Thursday, May 11, 2006
How Data Mining Saved Our Lives
George Bush appears to be defending the mass collection of telephone information as a necessary step in the "war against terror" (in quotes because you can't have a war against a feeling or against a bunch of people rather than countries). The idea is that there have been no new attacks on American soil because the NSA had access to your chats with Uncle Elmer about his varicose veins and your drinking habits or whatever, and 911 changed everything.
This argument needs to be clarified and exposed to the cruel light of logic before we all fly away on its back. Suppose that in the "war against rape" the government decided to put all men under house arrest and to collect DNA samples from every one of them. Surely this would cut rape rates to very low levels. Surely it would be worth doing then?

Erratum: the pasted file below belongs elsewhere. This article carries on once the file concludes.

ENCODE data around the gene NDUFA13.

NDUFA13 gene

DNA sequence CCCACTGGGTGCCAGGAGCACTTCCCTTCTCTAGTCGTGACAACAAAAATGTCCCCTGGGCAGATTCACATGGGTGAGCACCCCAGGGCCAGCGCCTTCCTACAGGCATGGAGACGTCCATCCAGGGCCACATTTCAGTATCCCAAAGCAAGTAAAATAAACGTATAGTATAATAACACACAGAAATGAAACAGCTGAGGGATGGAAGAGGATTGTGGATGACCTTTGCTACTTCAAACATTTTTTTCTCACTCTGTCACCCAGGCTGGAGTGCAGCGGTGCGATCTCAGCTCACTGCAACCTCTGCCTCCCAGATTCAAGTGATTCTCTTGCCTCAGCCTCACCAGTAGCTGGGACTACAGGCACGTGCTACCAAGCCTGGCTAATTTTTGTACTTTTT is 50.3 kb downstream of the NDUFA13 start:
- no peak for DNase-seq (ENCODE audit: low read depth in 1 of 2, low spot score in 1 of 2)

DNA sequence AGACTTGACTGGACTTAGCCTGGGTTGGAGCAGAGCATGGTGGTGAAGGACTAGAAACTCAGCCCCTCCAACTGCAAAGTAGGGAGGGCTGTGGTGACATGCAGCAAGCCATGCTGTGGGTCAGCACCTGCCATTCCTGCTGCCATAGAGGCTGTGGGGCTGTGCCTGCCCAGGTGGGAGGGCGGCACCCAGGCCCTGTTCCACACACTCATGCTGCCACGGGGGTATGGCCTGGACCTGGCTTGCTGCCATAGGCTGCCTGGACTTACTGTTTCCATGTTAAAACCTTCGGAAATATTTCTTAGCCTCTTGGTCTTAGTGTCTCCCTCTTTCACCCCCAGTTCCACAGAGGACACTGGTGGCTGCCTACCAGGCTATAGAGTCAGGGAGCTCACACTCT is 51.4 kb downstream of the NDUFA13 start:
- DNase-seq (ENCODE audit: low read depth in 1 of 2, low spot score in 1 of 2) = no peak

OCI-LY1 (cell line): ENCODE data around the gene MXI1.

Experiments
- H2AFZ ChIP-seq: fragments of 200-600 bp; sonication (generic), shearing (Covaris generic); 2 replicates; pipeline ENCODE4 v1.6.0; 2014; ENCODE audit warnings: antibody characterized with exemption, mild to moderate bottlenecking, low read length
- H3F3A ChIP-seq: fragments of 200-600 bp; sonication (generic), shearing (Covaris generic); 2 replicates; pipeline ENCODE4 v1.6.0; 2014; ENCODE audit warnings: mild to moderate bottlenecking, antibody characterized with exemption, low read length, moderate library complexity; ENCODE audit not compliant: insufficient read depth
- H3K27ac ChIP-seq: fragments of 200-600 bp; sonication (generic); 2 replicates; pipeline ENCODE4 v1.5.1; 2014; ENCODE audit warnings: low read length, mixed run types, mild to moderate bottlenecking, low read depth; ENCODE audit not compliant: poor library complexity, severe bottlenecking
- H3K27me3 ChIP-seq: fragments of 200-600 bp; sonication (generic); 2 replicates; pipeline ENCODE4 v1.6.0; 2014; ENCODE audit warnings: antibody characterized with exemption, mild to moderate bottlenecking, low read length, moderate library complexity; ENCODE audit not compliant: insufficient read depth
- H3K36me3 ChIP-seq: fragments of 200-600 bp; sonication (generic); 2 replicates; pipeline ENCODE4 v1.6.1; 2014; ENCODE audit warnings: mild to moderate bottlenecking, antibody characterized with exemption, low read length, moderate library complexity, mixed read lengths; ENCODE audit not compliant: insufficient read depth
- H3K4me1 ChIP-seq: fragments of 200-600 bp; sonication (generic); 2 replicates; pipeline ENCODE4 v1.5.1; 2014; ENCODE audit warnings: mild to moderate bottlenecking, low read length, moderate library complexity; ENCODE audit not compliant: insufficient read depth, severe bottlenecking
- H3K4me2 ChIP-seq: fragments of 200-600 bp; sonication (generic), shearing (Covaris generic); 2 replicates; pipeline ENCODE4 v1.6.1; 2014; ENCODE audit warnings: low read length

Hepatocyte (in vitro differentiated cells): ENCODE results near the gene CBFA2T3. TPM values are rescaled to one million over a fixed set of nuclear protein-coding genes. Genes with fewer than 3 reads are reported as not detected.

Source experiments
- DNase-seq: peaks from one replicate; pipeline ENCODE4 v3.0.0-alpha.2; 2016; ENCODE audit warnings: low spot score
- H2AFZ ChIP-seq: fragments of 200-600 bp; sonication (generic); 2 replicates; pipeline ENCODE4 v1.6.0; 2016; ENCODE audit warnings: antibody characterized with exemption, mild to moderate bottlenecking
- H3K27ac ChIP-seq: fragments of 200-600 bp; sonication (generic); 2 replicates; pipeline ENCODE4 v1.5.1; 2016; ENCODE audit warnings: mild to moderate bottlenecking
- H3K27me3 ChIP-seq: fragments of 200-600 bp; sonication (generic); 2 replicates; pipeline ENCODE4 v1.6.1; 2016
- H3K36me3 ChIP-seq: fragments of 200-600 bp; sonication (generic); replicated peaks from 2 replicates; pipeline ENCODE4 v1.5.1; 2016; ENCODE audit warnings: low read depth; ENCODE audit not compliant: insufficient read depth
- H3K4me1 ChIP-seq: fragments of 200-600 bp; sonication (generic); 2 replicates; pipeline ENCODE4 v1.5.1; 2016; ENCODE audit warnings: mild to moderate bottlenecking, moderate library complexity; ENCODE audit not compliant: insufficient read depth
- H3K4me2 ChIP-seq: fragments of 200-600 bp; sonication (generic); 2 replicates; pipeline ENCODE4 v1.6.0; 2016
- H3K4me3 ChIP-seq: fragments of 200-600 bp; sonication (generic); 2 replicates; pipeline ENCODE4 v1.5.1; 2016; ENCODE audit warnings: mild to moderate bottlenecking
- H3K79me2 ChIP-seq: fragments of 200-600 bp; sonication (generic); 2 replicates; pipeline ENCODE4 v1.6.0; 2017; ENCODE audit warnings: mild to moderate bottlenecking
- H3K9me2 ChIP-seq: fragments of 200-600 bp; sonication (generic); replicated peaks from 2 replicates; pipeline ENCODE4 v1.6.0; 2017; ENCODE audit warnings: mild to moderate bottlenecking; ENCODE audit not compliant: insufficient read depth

Or we could ban guns completely and check every house to remove them. Lots of lives would be saved. Lots.
Or we could ban driving. Then there would be no more traffic accidents!
But we don't do any of these things, and the reasons have to do with how far we are willing to compromise between security on the one hand and freedom and the rights of innocent individuals on the other.
Thus, the crucial point is not that taking draconic measures might have saved lives. The crucial point is to decide what draconic measures are and when we have reached an unacceptable level of government surveillance.